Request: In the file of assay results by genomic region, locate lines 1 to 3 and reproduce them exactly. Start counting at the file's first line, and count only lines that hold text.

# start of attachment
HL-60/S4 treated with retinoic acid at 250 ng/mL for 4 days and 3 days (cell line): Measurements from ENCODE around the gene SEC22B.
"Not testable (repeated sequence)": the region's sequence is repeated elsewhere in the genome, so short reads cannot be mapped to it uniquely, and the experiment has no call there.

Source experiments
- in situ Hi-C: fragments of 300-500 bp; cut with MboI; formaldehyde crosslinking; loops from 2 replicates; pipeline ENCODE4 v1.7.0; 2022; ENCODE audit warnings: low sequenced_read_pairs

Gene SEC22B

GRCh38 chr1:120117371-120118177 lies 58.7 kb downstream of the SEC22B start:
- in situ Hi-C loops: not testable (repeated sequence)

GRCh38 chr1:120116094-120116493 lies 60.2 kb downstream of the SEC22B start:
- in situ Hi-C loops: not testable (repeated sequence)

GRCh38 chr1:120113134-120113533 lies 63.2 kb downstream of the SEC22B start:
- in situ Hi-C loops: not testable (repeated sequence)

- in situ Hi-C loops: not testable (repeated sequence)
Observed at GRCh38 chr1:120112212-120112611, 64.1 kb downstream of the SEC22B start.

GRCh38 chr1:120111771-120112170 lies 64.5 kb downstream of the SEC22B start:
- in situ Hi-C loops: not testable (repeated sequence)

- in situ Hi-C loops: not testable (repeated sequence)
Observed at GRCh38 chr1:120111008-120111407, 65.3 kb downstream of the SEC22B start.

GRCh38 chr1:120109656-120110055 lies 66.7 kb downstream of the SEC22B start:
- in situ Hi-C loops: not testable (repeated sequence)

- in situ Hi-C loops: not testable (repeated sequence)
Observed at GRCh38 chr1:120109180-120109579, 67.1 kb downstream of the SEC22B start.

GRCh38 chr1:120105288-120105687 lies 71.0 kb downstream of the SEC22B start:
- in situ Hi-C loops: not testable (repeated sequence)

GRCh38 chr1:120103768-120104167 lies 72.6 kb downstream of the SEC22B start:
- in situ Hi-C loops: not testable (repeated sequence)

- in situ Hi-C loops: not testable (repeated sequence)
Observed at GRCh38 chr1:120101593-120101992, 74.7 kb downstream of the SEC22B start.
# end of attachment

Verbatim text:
HL-60/S4 treated with retinoic acid at 250 ng/mL for 4 days and 3 days (cell line): Measurements from ENCODE around the gene SEC22B.
"Not testable (repeated sequence)": the region's sequence is repeated elsewhere in the genome, so short reads cannot be mapped to it uniquely, and the experiment has no call there.

Source experiments